The era of being able to share a Netflix account with multiple people, whether it be family members or ex-partners, will be coming to an end soon.
The streaming giant has signalled that, beginning in early 2023, it will launch a crackdown on those sharing their account with multiple people and implement charges for extra users outside of the primary account holder.
In its update to shareholders on Oct.18, Netflix said it will go ahead with plans to “monetize account sharing” and the primary account holders can create sub-accounts for “extra members” if they “want to pay for family and friends.”
The move follows a pilot of those charges in Peru, Chile and Costa Rica earlier this year, in which Netflix subscribers were charged 2,380 Chilean pesos ($3.36 CAD), 7.9 Peruvian sol ($2.72 CAD) and about 1,816 in Costa Rican Colones (around $4 CAD) for each additional member, with a maximum of two additional members per account.
Netflix is also introducing an account transfer service, where those who had a profile on someone else’s account can move their profile and retain all their viewer data, but have to sign up for their own subscription.
In April 2022, Netflix had reported to shareholders that it was losing subscribers for the first time in 10 years, and pointed to account password sharing as part of the problem.
In its most recent Q3 earnings report, Netflix said it had reversed this trend and gained an additional 2.4 million net subscribers between July and September of this year.
The platform will also be launching a cheaper “ad-supported” subscription plan on Nov. 1 in Canada, along with Mexico, and then launching it more widely through the month. Those plans will be 20 to 40 per cent cheaper than current subscription prices, according to the Q3 report. In Canada, the new ad-supported tier will cost $5.99 per month.
Louis-Etienne Dubois, professor of creative industries management at Toronto Metropolitan University, told CTVNews.ca that Netflix planning to introduce fees for shared accounts is not a surprise.
“They’ve been hinting at this idea of cracking down on shared accounts or illegal users,” he said. “The feasibility of cracking down is much more complex to achieve, which probably explains why it took so long from the moment when they started to tease this announcement, and the moment they are going to enforce it.”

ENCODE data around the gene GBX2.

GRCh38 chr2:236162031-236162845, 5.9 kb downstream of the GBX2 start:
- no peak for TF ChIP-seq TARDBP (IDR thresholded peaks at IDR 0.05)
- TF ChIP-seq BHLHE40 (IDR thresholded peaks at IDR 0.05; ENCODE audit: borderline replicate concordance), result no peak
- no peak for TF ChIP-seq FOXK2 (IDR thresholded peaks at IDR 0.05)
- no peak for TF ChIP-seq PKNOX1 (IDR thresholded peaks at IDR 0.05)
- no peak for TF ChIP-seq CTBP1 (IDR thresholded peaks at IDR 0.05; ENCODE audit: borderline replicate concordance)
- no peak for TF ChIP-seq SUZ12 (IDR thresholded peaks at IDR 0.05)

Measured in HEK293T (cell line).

He said it’s also unclear how much Netflix will charge for shared accounts, and it wouldn’t be surprising if this change is delayed into 2023.
Markets have been looking to Netflix to make these changes in order to generate additional income, said Dubois.
In terms of how the public will react when the fees are introduced, Netflix has been testing options in secondary markets in South America, he said. Just because it worked there, doesn’t necessarily mean it will work globally, he explained.
Whether those using shared accounts will actually follow Netflix’s rules and pay for separate accounts remains to be seen, he said.
“So it’s going to be interesting to see how many of those profiles or users are actually not paying for the content right now, and how many of those will actually translate into paid subscriptions,” he said.
But implementing additional fees is not a sustainable, long-term growth strategy if Netflix wants to be competitive with other streaming services, said Dubois.
“Cracking down on users is not a growth strategy…it’s certainly not how Netflix is going to keep on growing and continue to compete against the other platforms out there,” he said.
In order to do that, the platform will have to continue to develop quality content, as other streaming services such as Disney+ have other revenue sources other than streaming, he said. Netflix, on the other hand, is a bit of a “one-trick pony,” said Dubois.
And its increase in subscribers this quarter is not something to get too excited about, he added.
“I wouldn’t celebrate just yet. We have to see if it’s something that’s sustainable,” he said.